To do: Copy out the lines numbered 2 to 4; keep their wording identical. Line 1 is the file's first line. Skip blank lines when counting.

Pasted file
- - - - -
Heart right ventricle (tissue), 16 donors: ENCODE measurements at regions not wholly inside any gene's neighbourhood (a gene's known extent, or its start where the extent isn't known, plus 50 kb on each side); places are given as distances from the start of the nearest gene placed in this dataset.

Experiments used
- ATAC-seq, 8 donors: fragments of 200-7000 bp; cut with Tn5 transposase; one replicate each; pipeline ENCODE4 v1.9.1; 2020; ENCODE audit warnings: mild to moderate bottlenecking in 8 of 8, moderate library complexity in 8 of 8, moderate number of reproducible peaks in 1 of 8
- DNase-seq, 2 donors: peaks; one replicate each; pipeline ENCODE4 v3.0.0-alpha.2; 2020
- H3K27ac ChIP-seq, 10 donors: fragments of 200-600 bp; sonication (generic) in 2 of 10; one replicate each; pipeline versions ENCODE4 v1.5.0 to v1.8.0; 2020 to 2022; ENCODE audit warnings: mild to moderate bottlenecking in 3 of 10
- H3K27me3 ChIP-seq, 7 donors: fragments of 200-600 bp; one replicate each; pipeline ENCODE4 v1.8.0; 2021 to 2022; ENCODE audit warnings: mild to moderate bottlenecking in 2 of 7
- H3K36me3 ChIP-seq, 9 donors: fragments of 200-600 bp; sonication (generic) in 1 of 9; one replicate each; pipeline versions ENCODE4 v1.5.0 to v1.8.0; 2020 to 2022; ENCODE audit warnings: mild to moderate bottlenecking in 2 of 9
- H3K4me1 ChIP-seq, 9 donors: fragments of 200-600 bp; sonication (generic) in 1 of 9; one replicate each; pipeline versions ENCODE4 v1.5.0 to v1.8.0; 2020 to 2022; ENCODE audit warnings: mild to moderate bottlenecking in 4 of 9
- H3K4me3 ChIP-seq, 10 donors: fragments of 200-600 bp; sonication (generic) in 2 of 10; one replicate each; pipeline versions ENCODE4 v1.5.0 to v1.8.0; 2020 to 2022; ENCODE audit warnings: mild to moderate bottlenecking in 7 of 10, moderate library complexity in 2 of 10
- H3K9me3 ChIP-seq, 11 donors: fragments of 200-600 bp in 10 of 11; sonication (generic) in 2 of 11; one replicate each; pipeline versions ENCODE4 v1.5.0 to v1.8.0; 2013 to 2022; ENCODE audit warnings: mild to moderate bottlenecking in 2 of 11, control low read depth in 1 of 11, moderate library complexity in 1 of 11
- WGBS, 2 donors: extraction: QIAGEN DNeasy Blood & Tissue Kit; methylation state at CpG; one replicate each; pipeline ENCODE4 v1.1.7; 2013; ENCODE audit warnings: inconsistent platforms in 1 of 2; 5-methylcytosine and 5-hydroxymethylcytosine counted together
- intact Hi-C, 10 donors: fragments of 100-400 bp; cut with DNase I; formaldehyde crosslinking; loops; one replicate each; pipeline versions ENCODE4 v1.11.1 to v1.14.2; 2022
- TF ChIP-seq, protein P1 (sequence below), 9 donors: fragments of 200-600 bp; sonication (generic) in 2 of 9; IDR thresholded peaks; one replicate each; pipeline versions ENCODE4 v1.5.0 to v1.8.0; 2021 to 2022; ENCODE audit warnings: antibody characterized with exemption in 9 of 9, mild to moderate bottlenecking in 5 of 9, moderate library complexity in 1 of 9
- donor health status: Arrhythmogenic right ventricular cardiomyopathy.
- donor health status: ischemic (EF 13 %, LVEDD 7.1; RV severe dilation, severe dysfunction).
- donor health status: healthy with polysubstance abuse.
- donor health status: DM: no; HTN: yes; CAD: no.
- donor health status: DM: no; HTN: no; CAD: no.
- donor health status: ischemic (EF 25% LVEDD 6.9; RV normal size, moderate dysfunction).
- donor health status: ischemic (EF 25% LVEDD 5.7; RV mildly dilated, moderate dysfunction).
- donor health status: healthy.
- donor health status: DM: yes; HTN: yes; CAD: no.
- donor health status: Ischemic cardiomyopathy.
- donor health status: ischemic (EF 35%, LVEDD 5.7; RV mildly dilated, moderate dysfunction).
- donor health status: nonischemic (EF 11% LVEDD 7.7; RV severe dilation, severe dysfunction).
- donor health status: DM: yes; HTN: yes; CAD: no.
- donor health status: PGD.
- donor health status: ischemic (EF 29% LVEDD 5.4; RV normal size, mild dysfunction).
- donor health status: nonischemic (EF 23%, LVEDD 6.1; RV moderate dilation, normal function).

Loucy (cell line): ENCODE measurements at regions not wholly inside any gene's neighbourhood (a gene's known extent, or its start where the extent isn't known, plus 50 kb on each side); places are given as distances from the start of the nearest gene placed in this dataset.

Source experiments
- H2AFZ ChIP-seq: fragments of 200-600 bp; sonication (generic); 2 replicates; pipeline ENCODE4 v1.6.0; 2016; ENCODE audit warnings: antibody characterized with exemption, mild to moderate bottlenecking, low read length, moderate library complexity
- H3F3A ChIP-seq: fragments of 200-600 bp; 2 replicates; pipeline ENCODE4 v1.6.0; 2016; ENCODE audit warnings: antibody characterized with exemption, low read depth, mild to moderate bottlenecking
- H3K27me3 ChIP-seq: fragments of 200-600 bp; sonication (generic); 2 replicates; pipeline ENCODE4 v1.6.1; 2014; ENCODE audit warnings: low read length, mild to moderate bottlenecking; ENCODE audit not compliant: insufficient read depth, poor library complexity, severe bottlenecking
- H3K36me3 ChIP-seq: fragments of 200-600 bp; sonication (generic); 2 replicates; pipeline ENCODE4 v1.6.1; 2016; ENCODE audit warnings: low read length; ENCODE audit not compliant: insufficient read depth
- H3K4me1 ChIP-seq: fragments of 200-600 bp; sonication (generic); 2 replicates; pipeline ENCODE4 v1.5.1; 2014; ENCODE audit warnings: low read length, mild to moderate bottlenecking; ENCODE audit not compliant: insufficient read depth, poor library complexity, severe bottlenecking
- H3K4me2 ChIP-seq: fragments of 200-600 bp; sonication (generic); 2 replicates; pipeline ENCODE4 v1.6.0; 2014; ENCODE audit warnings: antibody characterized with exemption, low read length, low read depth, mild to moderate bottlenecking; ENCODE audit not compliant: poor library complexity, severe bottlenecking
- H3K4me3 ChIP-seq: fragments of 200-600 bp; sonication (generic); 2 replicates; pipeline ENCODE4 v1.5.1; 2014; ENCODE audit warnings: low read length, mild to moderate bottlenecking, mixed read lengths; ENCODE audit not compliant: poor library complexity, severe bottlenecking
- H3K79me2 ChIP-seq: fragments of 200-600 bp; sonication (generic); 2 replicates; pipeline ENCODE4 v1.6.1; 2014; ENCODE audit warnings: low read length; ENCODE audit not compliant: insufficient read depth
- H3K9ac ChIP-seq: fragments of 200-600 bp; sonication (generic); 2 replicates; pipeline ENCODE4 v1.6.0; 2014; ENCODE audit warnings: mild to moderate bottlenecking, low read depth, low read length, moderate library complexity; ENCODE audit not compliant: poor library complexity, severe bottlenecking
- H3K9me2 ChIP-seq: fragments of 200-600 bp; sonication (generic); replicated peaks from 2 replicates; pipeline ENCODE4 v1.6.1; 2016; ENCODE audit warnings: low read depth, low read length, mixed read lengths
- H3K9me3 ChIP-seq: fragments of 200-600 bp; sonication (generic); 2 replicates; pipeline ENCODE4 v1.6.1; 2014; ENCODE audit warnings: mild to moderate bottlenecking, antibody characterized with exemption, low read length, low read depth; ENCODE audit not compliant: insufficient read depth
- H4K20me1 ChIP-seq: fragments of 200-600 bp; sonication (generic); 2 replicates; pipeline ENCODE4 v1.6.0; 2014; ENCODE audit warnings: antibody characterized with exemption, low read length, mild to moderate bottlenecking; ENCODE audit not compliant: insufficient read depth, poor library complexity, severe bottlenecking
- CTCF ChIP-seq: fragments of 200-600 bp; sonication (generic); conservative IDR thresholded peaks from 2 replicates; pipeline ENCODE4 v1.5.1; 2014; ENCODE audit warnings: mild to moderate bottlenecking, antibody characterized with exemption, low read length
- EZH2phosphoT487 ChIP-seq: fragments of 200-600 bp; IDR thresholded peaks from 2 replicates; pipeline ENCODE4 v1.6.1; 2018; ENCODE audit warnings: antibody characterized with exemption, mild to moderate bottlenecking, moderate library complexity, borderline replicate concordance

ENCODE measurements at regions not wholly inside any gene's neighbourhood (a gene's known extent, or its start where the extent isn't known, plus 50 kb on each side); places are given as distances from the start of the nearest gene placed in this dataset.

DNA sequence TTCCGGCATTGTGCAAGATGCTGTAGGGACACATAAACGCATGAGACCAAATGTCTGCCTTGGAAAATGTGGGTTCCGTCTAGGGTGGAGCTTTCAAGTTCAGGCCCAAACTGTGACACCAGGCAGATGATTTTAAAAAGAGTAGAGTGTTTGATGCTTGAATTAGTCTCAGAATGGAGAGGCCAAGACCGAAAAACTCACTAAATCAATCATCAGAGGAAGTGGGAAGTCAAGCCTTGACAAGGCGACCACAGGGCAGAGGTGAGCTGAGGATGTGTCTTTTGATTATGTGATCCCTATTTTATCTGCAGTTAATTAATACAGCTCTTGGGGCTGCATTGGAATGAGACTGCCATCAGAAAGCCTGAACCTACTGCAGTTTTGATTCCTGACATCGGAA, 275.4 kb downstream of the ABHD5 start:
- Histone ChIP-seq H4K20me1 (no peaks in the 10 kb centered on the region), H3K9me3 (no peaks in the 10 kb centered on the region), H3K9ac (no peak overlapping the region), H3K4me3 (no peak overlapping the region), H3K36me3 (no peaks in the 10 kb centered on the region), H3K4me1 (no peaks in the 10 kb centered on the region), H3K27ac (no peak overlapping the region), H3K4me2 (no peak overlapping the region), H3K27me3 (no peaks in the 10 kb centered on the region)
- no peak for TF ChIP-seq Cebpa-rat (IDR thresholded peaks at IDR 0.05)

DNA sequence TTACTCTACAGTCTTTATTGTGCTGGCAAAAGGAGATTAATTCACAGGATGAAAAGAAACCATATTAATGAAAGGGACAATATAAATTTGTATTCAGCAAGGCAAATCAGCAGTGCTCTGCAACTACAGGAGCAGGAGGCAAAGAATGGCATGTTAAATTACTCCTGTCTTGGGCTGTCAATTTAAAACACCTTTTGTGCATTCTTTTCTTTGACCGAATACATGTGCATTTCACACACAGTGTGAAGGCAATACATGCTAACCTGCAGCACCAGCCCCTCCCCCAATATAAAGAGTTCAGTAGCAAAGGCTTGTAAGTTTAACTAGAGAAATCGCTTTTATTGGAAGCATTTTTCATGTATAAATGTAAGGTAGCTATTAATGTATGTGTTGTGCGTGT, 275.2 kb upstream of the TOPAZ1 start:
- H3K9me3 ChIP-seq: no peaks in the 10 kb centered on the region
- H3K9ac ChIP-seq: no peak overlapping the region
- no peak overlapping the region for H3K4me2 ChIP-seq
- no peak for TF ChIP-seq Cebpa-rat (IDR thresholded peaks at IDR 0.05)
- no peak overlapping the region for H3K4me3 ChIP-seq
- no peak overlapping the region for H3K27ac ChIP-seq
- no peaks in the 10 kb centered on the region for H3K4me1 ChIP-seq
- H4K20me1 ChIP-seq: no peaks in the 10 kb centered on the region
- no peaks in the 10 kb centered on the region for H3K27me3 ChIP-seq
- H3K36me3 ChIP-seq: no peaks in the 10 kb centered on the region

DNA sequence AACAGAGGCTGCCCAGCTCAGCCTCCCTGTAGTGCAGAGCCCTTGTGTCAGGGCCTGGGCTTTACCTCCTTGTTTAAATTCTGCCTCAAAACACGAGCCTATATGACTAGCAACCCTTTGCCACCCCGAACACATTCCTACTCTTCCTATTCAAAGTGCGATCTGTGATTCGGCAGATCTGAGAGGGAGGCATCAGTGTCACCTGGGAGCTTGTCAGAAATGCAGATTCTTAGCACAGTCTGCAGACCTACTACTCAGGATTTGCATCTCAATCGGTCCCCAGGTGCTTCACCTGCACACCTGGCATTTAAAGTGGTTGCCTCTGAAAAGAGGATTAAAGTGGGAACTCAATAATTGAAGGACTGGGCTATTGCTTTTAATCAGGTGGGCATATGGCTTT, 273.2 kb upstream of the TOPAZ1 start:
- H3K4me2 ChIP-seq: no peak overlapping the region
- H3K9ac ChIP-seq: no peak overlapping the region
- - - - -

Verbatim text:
Experiments used
- ATAC-seq, 8 donors: fragments of 200-7000 bp; cut with Tn5 transposase; one replicate each; pipeline ENCODE4 v1.9.1; 2020; ENCODE audit warnings: mild to moderate bottlenecking in 8 of 8, moderate library complexity in 8 of 8, moderate number of reproducible peaks in 1 of 8
- DNase-seq, 2 donors: peaks; one replicate each; pipeline ENCODE4 v3.0.0-alpha.2; 2020